What the child welfare agency discovered is that the “conversion rate” among boys is higher than girls with those in the youngest age bracket (9-10 years old) record the highest conversion figure.

There are efforts from the public and private institutions to prevent these crimes from happening and to arrest the offenders.

Republic Act 7610 of 2012 or the Special Protection of Children Against Child Abuse, Exploitation and Discrimination Act is supposed to shield minors from these illegal — and reprehensible activities. Several organizations have come up with their own safe internet kids campaigns to further heighten the awareness of OSAEC.

However, it was found out that it would take more than just keeping parents and the adults informed of the dangers. It would take a concerted — and monumental — effort from the government, technology providers, and children’s rights watchdogs.

Lifetime scar

Like Rosie, Joy (not her real name) is one of the thousands of victims of online sexual abuse. Abandoned as a child, Joy’s ordeal began at 10 years old and went on for seven long years. Alone, homeless, and helpless, someone she knew and trusted thrust her into cybersex trafficking. It went for most of her childhood: shooting sexual acts that she calls “Boss” broadcast for customers around the world.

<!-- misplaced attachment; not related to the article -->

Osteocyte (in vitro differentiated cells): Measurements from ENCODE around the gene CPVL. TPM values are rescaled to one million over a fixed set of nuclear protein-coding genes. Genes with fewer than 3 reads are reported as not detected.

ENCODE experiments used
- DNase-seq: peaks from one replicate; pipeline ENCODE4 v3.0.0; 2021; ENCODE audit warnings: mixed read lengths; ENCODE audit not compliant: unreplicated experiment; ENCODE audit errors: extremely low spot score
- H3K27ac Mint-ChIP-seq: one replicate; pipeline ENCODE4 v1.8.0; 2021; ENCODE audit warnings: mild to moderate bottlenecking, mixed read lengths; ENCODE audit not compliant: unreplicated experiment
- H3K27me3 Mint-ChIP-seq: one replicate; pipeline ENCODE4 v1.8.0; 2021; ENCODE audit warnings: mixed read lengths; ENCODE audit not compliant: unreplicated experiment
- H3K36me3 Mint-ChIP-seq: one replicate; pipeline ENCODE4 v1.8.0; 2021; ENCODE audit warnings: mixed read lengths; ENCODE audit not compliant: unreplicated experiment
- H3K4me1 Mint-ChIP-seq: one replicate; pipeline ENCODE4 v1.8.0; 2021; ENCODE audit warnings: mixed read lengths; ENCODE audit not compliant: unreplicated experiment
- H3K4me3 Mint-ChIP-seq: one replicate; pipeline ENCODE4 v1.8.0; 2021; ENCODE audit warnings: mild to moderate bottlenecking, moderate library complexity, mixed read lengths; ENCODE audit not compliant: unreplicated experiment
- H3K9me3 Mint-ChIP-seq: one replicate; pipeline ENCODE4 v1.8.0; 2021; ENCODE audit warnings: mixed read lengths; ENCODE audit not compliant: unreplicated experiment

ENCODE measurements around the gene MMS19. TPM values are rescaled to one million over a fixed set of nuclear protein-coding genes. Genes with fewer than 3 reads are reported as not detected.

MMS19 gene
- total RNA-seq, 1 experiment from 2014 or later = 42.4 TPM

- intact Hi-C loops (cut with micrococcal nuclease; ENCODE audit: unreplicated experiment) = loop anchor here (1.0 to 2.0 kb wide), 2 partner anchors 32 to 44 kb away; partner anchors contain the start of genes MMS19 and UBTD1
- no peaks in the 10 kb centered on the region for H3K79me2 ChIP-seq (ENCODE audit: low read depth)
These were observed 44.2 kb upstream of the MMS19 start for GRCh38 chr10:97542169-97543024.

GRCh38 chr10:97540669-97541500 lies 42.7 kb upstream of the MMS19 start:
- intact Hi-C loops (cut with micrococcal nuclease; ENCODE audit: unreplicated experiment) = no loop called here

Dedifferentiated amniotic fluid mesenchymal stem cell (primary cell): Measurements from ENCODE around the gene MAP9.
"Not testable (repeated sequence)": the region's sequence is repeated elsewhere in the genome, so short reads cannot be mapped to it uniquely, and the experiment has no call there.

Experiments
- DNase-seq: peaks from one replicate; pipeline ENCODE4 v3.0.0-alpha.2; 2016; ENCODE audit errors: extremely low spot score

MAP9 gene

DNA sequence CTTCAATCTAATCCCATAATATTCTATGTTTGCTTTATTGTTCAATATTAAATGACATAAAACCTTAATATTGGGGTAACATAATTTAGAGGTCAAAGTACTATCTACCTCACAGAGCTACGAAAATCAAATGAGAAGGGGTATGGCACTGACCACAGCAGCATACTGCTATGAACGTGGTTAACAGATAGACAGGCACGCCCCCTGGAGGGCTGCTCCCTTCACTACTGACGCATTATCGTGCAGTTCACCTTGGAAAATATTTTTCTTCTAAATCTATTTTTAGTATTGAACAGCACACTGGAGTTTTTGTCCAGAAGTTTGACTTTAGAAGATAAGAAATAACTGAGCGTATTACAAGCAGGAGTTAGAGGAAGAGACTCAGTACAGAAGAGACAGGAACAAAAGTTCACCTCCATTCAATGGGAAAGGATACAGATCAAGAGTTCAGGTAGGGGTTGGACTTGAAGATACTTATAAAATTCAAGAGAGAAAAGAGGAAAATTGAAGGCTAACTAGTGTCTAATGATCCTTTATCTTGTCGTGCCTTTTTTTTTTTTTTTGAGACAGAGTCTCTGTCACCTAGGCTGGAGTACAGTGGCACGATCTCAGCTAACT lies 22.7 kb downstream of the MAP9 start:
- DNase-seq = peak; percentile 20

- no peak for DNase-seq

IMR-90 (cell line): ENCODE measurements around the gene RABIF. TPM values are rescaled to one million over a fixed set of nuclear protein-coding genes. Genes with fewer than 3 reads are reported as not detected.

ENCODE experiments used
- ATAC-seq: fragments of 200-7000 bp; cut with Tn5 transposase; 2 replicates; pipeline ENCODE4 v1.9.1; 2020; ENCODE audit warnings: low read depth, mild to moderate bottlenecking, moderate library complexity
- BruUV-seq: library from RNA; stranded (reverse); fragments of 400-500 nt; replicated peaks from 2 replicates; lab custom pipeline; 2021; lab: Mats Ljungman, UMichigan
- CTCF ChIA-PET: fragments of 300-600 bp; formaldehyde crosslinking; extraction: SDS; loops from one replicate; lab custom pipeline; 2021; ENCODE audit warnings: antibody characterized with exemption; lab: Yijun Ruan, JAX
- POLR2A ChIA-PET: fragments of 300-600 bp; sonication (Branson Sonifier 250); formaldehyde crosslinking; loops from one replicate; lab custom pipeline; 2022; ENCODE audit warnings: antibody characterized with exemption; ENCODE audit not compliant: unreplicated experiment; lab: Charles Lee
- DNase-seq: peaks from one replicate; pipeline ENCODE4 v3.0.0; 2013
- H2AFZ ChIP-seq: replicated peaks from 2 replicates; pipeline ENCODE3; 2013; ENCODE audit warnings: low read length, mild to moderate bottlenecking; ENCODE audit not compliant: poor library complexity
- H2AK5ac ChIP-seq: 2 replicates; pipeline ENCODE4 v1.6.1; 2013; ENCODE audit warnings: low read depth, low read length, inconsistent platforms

Her rescue was surreal for her, according to the available information provided. She was in disbelief.

Joy later went to fulfill her dream of obtaining a college degree.

Joy is now 22. She represents many children like her in speaking engagements abroad hoping to give light to the severity of the crimes and prevent other children to fall victim to cybersex trafficking.

Not every OSAEC victim would have an opportunity like Joy or even Rosie to turn their lives around. The humiliation of stripping naked and performing sexual acts are scars — and stigma — that victims had to live with. The percentage of those rescued as opposed to those who remain victims will remain unclear. And child rights advocates believe that unless stringent laws are strictly enforced, there would always be a whole extended family who would fall to cybersex trafficking.